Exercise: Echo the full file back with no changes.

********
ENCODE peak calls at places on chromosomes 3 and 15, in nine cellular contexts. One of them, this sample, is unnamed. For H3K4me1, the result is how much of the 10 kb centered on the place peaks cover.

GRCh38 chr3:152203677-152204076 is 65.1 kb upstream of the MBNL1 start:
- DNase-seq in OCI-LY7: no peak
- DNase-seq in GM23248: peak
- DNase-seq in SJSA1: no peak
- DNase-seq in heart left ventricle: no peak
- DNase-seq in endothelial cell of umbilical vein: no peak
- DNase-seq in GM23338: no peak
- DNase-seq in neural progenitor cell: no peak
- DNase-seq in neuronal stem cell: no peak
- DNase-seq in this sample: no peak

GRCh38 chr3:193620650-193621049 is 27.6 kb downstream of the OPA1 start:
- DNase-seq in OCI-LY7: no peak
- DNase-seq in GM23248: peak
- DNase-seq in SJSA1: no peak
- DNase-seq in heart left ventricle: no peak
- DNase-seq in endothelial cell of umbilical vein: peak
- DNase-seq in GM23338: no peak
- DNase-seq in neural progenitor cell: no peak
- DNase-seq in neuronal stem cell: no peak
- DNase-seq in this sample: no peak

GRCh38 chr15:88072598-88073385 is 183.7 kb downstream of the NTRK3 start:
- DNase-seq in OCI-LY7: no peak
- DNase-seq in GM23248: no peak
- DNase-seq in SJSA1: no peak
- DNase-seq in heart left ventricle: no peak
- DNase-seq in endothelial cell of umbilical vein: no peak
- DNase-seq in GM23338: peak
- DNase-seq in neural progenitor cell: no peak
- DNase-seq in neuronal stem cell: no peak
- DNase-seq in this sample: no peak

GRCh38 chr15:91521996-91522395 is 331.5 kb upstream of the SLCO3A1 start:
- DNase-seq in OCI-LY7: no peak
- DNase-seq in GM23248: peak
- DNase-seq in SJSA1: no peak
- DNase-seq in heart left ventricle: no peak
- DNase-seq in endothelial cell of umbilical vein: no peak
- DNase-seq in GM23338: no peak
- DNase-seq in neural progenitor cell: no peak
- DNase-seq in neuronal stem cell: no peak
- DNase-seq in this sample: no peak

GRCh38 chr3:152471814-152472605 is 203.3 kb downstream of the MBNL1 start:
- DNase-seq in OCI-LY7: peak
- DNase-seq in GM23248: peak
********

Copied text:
ENCODE peak calls at places on chromosomes 3 and 15, in nine cellular contexts. One of them, this sample, is unnamed. For H3K4me1, the result is how much of the 10 kb centered on the place peaks cover.

GRCh38 chr3:152203677-152204076 is 65.1 kb upstream of the MBNL1 start:
- DNase-seq in OCI-LY7: no peak
- DNase-seq in GM23248: peak
- DNase-seq in SJSA1: no peak
- DNase-seq in heart left ventricle: no peak
- DNase-seq in endothelial cell of umbilical vein: no peak
- DNase-seq in GM23338: no peak
- DNase-seq in neural progenitor cell: no peak
- DNase-seq in neuronal stem cell: no peak
- DNase-seq in this sample: no peak

GRCh38 chr3:193620650-193621049 is 27.6 kb downstream of the OPA1 start:
- DNase-seq in OCI-LY7: no peak
- DNase-seq in GM23248: peak
- DNase-seq in SJSA1: no peak
- DNase-seq in heart left ventricle: no peak
- DNase-seq in endothelial cell of umbilical vein: peak
- DNase-seq in GM23338: no peak
- DNase-seq in neural progenitor cell: no peak
- DNase-seq in neuronal stem cell: no peak
- DNase-seq in this sample: no peak

GRCh38 chr15:88072598-88073385 is 183.7 kb downstream of the NTRK3 start:
- DNase-seq in OCI-LY7: no peak
- DNase-seq in GM23248: no peak
- DNase-seq in SJSA1: no peak
- DNase-seq in heart left ventricle: no peak
- DNase-seq in endothelial cell of umbilical vein: no peak
- DNase-seq in GM23338: peak
- DNase-seq in neural progenitor cell: no peak
- DNase-seq in neuronal stem cell: no peak
- DNase-seq in this sample: no peak

GRCh38 chr15:91521996-91522395 is 331.5 kb upstream of the SLCO3A1 start:
- DNase-seq in OCI-LY7: no peak
- DNase-seq in GM23248: peak
- DNase-seq in SJSA1: no peak
- DNase-seq in heart left ventricle: no peak
- DNase-seq in endothelial cell of umbilical vein: no peak
- DNase-seq in GM23338: no peak
- DNase-seq in neural progenitor cell: no peak
- DNase-seq in neuronal stem cell: no peak
- DNase-seq in this sample: no peak

GRCh38 chr3:152471814-152472605 is 203.3 kb downstream of the MBNL1 start:
- DNase-seq in OCI-LY7: peak
- DNase-seq in GM23248: peak